Fig. 8 : Switching Strategies for Five Level H-Bridge Inverter The DC source for the first H-bridge (H1) is a DC power source with an output voltage of Vdc, while the DC source for the second H-bridge (H2) is a capacitor voltage to be held at Vdc /2. The output voltage of the first Hbridge is denoted by v1 and the output of the second H-bridge is denoted by v2 so that the output of this two DC source cascade multilevel inverter is v(t)=v1(t)+v2(t) By opening and closing the switches of H1 appropriately, the output voltage v1 can be made equal to - Vdc , 0, or Vdc while the output voltage of H2 can be made equal to - Vdc/2, 0, or Vdc/2 by opening and closing its switches appropriately. Therefore, the output voltage of the inverter can have the values - 3Vdc/2, - Vdc, - Vdc /2, 0, Vdc /2, Vdc, 3Vdc/2, which is seven levels and based on diode clamped and H-bridge is shown in Fig. 9 and Fig. 10 respectively. This fig shows how a waveform can be generated using the topology of Fig. 11.

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Fig. 9 : Seven Level Diode Inverter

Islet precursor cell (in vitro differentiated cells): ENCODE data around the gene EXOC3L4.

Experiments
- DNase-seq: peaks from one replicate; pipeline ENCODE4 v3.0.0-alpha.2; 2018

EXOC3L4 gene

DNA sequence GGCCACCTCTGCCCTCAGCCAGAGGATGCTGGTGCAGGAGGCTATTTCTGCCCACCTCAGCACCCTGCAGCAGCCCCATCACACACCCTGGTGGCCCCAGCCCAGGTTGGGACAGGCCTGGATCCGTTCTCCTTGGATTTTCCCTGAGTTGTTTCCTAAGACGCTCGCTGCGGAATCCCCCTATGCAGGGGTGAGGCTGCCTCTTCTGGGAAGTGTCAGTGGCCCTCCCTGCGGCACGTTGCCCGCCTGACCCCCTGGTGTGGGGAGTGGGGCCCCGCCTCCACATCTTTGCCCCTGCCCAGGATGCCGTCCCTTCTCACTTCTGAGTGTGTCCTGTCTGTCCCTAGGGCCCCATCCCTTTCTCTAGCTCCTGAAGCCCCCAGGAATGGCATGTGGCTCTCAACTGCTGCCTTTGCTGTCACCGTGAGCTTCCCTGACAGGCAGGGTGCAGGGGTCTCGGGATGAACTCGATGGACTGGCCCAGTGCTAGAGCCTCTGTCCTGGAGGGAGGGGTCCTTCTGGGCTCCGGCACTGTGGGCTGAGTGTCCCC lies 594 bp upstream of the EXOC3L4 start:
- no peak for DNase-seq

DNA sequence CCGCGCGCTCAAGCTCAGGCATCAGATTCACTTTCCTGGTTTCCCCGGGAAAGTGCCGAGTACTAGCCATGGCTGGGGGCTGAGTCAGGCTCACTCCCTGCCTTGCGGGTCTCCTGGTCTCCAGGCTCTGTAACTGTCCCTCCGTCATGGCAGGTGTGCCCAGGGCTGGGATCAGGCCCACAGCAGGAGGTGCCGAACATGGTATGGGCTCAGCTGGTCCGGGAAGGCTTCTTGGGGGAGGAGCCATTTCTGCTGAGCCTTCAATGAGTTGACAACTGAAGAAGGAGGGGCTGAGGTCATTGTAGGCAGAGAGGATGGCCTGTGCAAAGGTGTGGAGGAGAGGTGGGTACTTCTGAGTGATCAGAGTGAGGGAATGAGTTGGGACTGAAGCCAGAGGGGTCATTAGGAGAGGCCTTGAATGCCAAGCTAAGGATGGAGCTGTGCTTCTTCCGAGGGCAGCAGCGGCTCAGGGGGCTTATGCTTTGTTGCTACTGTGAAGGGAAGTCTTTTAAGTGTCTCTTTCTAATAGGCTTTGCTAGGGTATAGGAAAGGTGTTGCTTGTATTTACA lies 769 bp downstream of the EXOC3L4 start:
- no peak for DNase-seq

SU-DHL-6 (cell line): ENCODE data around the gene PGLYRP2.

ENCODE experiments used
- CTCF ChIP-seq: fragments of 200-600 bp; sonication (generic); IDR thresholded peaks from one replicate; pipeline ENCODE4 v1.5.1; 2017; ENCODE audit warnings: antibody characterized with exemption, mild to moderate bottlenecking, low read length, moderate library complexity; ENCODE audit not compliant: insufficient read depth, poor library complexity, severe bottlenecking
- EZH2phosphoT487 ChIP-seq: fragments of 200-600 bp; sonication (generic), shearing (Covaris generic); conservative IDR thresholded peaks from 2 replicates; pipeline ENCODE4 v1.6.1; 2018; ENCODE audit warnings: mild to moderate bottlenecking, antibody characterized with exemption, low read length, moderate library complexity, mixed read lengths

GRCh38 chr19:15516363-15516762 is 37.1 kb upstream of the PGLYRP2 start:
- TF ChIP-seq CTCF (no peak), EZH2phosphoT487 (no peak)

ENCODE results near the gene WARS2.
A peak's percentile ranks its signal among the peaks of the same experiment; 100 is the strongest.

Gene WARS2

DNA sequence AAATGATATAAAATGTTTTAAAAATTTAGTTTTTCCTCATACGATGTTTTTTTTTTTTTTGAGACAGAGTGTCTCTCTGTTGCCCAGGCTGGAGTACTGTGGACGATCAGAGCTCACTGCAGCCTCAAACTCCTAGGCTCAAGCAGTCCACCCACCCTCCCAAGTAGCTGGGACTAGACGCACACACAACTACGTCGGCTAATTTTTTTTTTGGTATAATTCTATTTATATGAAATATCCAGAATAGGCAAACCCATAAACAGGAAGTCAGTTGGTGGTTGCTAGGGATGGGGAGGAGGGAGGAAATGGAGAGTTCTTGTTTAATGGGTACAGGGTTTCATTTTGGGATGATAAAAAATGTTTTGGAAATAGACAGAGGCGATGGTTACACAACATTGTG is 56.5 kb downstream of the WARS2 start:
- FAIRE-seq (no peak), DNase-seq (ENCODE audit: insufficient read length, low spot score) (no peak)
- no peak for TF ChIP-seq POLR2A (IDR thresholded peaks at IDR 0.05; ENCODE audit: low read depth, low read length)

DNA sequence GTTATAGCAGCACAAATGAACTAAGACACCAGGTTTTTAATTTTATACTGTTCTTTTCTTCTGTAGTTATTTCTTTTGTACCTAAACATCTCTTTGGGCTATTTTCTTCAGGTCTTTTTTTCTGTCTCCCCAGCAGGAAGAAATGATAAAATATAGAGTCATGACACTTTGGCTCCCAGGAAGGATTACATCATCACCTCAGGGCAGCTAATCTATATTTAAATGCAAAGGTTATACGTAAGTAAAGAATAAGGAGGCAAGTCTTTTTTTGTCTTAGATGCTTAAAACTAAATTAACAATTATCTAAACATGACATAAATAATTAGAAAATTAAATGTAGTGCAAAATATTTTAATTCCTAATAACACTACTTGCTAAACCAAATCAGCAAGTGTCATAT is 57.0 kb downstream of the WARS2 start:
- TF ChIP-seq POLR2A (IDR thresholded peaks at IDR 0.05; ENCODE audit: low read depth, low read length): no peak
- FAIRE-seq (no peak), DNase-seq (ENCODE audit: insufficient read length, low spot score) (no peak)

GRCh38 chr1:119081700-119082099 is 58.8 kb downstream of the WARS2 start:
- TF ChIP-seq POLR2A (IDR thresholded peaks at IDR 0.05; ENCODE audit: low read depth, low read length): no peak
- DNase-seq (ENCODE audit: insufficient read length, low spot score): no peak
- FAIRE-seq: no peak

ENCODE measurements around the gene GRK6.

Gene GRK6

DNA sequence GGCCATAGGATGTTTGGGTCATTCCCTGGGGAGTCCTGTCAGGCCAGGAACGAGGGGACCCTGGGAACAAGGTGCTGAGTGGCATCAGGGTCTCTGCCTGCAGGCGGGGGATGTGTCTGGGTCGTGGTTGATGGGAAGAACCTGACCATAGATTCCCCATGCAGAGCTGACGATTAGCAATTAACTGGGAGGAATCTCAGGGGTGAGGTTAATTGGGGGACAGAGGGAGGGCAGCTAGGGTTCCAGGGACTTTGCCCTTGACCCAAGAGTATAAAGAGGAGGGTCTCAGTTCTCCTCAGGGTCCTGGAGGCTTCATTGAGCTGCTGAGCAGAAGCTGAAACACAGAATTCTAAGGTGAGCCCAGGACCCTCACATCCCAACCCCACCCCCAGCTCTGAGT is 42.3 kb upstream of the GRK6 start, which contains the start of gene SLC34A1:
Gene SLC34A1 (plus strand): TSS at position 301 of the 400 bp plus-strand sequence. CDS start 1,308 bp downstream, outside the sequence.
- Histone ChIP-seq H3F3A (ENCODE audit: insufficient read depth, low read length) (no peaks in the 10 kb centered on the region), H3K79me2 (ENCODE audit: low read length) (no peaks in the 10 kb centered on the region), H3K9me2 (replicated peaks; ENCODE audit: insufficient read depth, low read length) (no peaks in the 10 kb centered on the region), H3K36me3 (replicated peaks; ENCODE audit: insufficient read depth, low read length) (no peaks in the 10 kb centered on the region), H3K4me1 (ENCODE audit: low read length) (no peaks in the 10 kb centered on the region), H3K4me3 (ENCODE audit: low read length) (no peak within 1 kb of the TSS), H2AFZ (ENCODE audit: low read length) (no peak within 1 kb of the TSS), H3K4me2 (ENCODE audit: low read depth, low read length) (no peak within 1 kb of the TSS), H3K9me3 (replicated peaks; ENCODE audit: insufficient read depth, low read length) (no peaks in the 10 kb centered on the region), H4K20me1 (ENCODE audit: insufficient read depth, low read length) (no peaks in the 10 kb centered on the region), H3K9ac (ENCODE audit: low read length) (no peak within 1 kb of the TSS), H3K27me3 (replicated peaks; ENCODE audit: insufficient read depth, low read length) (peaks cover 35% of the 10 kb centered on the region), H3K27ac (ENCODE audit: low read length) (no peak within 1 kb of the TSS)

Fig. 10 : Structure of a Seven Level Cascaded Inverter

Fig. 11 : 7-Level Equal Step Output Voltage Waveform The nine-level diode clamped and cascaded inverter shown in Fig. 12 and Fig. 13 respectively.

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Fig. 12 : Nine Level Diode Inverter

Fig. 13 : Nine Level H-Bridge Inverter and Switching Strategies Similarly we can design 11, 13 and 15 level of both Diode clamped and H-Bridge inverter.

4. EXPERIMENTAL RESULTS
Diode Clamped:

Fig (a)

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Fig (b) Fig. 14 (a) & (b) represent 5 level phase voltages at modulation index (m) is 1 and 0.8 respectively, steps of fig a & fig b are 5 (n=5, the number of step are n=5) for quarter wave and 10 (n=5, the number of step are 2n =10) for full wave, from this fig. m=1 magnitude is 187.5V and m=0.8 magnitude is 162.5V.

Fig (a)

Fig (b) Fig .15 (a) & (b) represent 5 level line voltages at modulation index (m) is 1 and 0.8 respectively, steps of fig a & fig b are 10 (n=5, the number of step are 2n=10) for quarter wave and 20 (n=5, the number of step are 4n=20)